Capriol Suite – 3. Tordion
(Peter Warlock/Richard Frazier) Duration: 1’ 7”
Peter Warlock was the “musical nom de plume” of Philip Heseltine (1894-1930), an intensely colorful Englishman who, in 1926, composed his most famous work for string orchestra, Capriol. In March 1928 Warlock scored a setting of this music for full orchestra, which is rarely performed. Richard Frazier has based his version for symphonic band on a composite of these two settings. Warlock drew from dancing melodies composed in the sixteenth century, placing them in the context of the harmonic language of the early years of the twentieth century in a way that is fresh and vigorous but that, at the same time, honors the customs and style of Elizabethan England. This suite of dances is a pure delight, full of contrast, terpsichorean energy, and heartfelt musical sentiment. In this arrangement for concert band Richard Frazier creates a kaleidoscopic layering of instrumental color that truly brings this music to life.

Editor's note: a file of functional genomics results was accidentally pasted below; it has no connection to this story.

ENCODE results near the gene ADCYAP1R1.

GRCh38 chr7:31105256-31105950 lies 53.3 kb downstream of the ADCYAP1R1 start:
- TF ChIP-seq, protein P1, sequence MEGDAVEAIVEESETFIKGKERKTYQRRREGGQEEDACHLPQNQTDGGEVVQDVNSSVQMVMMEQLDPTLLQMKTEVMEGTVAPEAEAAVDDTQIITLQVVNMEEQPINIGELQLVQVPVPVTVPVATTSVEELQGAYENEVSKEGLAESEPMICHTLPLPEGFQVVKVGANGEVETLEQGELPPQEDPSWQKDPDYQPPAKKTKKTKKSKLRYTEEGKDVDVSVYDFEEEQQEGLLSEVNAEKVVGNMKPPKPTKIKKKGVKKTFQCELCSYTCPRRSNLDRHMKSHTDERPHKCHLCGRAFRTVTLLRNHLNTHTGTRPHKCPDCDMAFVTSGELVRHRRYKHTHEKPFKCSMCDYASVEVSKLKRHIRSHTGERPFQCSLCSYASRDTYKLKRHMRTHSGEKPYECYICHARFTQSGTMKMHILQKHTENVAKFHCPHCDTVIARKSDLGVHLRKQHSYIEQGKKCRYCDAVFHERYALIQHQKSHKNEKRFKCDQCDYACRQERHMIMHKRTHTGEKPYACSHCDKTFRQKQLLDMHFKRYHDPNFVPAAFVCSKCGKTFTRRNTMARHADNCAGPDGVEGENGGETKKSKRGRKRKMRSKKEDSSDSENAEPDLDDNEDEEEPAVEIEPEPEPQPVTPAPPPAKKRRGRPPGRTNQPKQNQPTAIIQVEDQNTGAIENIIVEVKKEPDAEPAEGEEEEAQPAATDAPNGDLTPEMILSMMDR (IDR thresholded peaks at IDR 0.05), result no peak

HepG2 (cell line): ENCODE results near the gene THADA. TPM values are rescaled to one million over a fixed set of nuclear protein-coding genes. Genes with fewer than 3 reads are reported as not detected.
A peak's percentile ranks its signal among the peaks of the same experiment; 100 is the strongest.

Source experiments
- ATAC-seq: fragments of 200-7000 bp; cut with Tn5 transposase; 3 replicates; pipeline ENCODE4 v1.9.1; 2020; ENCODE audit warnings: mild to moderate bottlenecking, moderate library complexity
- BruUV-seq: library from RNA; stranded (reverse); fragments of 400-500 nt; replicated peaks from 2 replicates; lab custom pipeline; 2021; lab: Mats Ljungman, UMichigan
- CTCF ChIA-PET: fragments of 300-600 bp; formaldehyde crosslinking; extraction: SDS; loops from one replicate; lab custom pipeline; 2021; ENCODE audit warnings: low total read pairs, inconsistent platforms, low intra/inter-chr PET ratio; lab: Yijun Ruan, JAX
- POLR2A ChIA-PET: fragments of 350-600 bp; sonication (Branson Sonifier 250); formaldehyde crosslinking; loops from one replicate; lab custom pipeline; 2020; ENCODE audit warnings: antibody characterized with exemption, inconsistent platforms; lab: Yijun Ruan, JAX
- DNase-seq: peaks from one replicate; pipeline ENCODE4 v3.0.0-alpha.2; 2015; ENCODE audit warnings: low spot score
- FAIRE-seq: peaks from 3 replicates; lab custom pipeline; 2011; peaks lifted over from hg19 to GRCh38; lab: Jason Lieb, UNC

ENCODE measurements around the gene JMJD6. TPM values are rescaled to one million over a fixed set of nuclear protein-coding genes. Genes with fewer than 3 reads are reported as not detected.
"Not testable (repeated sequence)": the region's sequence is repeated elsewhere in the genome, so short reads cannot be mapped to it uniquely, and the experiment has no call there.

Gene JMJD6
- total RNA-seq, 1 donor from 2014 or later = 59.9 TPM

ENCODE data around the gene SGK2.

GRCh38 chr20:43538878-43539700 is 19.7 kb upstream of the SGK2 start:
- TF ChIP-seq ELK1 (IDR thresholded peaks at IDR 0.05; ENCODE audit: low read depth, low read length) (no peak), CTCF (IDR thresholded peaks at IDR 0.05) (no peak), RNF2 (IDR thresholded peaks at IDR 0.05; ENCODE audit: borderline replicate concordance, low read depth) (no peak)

(These links will open in a new window. Close the window to return to this page.)